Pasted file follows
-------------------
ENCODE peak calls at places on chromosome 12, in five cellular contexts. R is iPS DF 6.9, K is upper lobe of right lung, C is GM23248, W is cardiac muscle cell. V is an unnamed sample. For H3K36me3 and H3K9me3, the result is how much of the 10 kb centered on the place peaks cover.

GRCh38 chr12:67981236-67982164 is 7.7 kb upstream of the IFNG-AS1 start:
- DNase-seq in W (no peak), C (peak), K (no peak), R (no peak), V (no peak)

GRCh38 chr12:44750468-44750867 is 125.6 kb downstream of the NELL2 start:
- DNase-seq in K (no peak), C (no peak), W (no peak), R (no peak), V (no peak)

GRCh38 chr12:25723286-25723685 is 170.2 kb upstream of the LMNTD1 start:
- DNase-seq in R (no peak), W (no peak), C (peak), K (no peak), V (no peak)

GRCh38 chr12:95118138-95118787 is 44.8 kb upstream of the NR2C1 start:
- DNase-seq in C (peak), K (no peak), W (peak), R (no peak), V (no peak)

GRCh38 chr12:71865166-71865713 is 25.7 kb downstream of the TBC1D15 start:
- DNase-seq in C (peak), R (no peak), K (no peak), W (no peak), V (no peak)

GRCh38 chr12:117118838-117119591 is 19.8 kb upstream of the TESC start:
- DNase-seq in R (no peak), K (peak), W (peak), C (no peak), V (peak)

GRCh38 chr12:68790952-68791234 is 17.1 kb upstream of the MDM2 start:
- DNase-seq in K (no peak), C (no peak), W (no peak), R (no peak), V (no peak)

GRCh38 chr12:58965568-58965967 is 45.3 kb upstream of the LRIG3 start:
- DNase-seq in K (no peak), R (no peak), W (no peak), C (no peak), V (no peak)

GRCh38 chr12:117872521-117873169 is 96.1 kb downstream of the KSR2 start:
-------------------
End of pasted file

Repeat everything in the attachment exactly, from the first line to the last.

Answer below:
ENCODE peak calls at places on chromosome 12, in five cellular contexts. R is iPS DF 6.9, K is upper lobe of right lung, C is GM23248, W is cardiac muscle cell. V is an unnamed sample. For H3K36me3 and H3K9me3, the result is how much of the 10 kb centered on the place peaks cover.

GRCh38 chr12:67981236-67982164 is 7.7 kb upstream of the IFNG-AS1 start:
- DNase-seq in W (no peak), C (peak), K (no peak), R (no peak), V (no peak)

GRCh38 chr12:44750468-44750867 is 125.6 kb downstream of the NELL2 start:
- DNase-seq in K (no peak), C (no peak), W (no peak), R (no peak), V (no peak)

GRCh38 chr12:25723286-25723685 is 170.2 kb upstream of the LMNTD1 start:
- DNase-seq in R (no peak), W (no peak), C (peak), K (no peak), V (no peak)

GRCh38 chr12:95118138-95118787 is 44.8 kb upstream of the NR2C1 start:
- DNase-seq in C (peak), K (no peak), W (peak), R (no peak), V (no peak)

GRCh38 chr12:71865166-71865713 is 25.7 kb downstream of the TBC1D15 start:
- DNase-seq in C (peak), R (no peak), K (no peak), W (no peak), V (no peak)

GRCh38 chr12:117118838-117119591 is 19.8 kb upstream of the TESC start:
- DNase-seq in R (no peak), K (peak), W (peak), C (no peak), V (peak)

GRCh38 chr12:68790952-68791234 is 17.1 kb upstream of the MDM2 start:
- DNase-seq in K (no peak), C (no peak), W (no peak), R (no peak), V (no peak)

GRCh38 chr12:58965568-58965967 is 45.3 kb upstream of the LRIG3 start:
- DNase-seq in K (no peak), R (no peak), W (no peak), C (no peak), V (no peak)

GRCh38 chr12:117872521-117873169 is 96.1 kb downstream of the KSR2 start: